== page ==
Now that President Barack Obama has outlined the end of one of America's longest and costliest wars, Newsday has taken a snapshot of local opinions by talking to current and former soldiers, and parents of some of those lost on the battlefield. In a speech before Marines at Camp Lejeune, N.C., last week, the president said he would withdraw all combat troops by August 2010, and have the remaining 35,000 to 50,000 support troops out of the country by December 2011. If he holds to that timetable, U.S. troops will have been in Iraq for nearly eight years. So far, at least 4,255 U.S. military personnel have died in Iraq since President George W. Bush sent troops there in March 2003.
Home: East Northport
His son, Marine Cpl. Christopher G. Scherer, 21, was killed July 21, 2007, in
Al Anbar province, Iraq.
"It's not my expertise, but I think they should be coming home. I think they have accomplished what they were supposed to accomplish, which was to remove the insurgency and promote democracy. The surge was to drive out the insurgents and hand back the country to a stable government. But they should come home in the right manner. Not too fast, because you don't want to give up what they accomplished.
"The streets are safer, from what you hear from the other troops and from a photojournalist we had a conversation with who spent time over there. At one time, you couldn't go out into the streets at all, and now you can. The surge seems to have accomplished something, so it bought us the sense that our son didn't die for nothing.
"Like it was immediately after 9/11, if we could operate in the spirit of bipartisanship forever and put politics aside, that is what you want to see. I give Obama a lot of credit because I think he is listening to the advice of the generals and has made some concessions when he saw the facts on the ground in Iraq and has tried to work in a bipartisan manner. Now that he sees the facts, he seems to have decided on a withdrawal that won't be as quick as he first said it would be, and he's leaving 50,000 troops. I don't know what number it should be, but I'm glad that John McCain approved of it, because he's got experience with war.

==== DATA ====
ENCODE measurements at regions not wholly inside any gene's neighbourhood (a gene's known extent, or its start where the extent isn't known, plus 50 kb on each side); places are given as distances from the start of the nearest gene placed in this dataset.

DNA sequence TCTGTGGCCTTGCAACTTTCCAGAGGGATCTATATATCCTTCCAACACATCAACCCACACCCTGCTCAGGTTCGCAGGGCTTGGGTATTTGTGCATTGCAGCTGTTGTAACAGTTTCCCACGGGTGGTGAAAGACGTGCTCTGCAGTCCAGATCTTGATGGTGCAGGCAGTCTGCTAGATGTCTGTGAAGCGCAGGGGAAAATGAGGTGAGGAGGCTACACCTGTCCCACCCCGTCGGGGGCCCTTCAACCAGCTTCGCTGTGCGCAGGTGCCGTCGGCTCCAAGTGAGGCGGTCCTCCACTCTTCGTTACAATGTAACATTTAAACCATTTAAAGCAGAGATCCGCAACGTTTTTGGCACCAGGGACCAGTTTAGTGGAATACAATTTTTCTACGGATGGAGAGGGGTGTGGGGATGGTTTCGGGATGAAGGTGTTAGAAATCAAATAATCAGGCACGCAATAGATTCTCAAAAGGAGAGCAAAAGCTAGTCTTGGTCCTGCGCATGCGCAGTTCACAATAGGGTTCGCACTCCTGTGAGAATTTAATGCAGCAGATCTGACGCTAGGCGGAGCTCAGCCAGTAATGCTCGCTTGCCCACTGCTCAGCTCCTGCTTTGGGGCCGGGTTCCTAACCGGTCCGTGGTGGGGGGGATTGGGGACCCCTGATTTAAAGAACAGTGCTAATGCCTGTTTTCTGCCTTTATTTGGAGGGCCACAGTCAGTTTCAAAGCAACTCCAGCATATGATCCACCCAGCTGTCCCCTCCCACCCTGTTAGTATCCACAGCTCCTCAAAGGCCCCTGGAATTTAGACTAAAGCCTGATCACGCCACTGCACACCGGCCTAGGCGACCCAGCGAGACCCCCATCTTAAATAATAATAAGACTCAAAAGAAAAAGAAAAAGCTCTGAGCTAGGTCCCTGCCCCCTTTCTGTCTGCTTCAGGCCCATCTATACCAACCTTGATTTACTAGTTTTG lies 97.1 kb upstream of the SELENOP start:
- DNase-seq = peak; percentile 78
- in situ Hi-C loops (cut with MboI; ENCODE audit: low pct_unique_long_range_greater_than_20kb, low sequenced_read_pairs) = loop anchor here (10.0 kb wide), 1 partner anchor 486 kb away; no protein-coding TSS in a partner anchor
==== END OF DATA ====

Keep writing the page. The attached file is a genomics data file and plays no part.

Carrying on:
"I feel Obama is listening and has made concessions. One of them is being able to take pictures of the coffins coming off the planes.
"I don't know whether I'm for or against the war. I just know I supported my son and I support the troops. It's not their decision whether they will be there or not. It's the president's.
"If you brought them out all at once, everything they did would disappear. That would be difficult for me, to see things go back to the way they were. But it's also scary to realize that when they are drawing those troops out, they are sending them to Afghanistan. I care about every one of them going, and I pray for them to be OK."
SGT. HORGER ARGUELLO
Home: Rockville Centre
A member of the New York Army National Guard, 69th Infantry Regiment, he lost two friends while serving in Iraq in 2004-2005. He recently returned from a yearlong deployment in Afghanistan.
"It's too soon. We should get out, but maybe in three or four years, in waves. It's got to be little by little, because if we do it too quickly, once they see we're out of there, it will start a civil war."
He said a precipitous withdrawal would undercut the achievements of the 4,255 U.S. troops who have died in the Iraq conflict.
"In a way, yes. All we have done up until now will have been for nothing. You have seen a little progress so far - Iraqi females being allowed to drive, Iraqi females going to school. I've seen some progress, but not the progress people back here want to see."
SPC. MARCIN PAWEZKA
Signed up for a six-year re-enlistment last year while serving in Afghanistan. He is a member of the New York Army National Guard's 69th Infantry Regiment.
He said withdrawing troops from Iraq would not dishonor those who have died.
"I don't think that has anything to do with it. They did their duty and sacrificed their lives so that other people can come home safe."
Pawezka said he would be glad to see troops come home, even though he doesn't think it should be done too quickly. "You can't pull everyone out at once.
"A lot of guys have deployed six and seven times. That's a lot of time away from your family.
"Hopefully, this whole thing will be over in Iraq. But I signed up to do a job, so if that's what it's going to take, I'll deploy over and over again."
Home: Islip Terrace
Recently left the National Guard after serving tours in Iraq and Afghanistan with the 69th Infantry Regiment. Nineteen of his National Guard buddies were killed during his 2004-2005 Iraq tour.
"For us just to leave is a sour feeling because we lost a lot of guys over there and we put a lot of hard work and a lot of sweat into it. Guys take a lot of pride in that. To see it all go down like nothing, it would be a shame to see it go down like something like Vietnam, where the soldiers there, all their buddies there, all those hardships they went through are just words in a book sitting in a library. It's just a shame. I think we should stay there. I think we should keep a presence."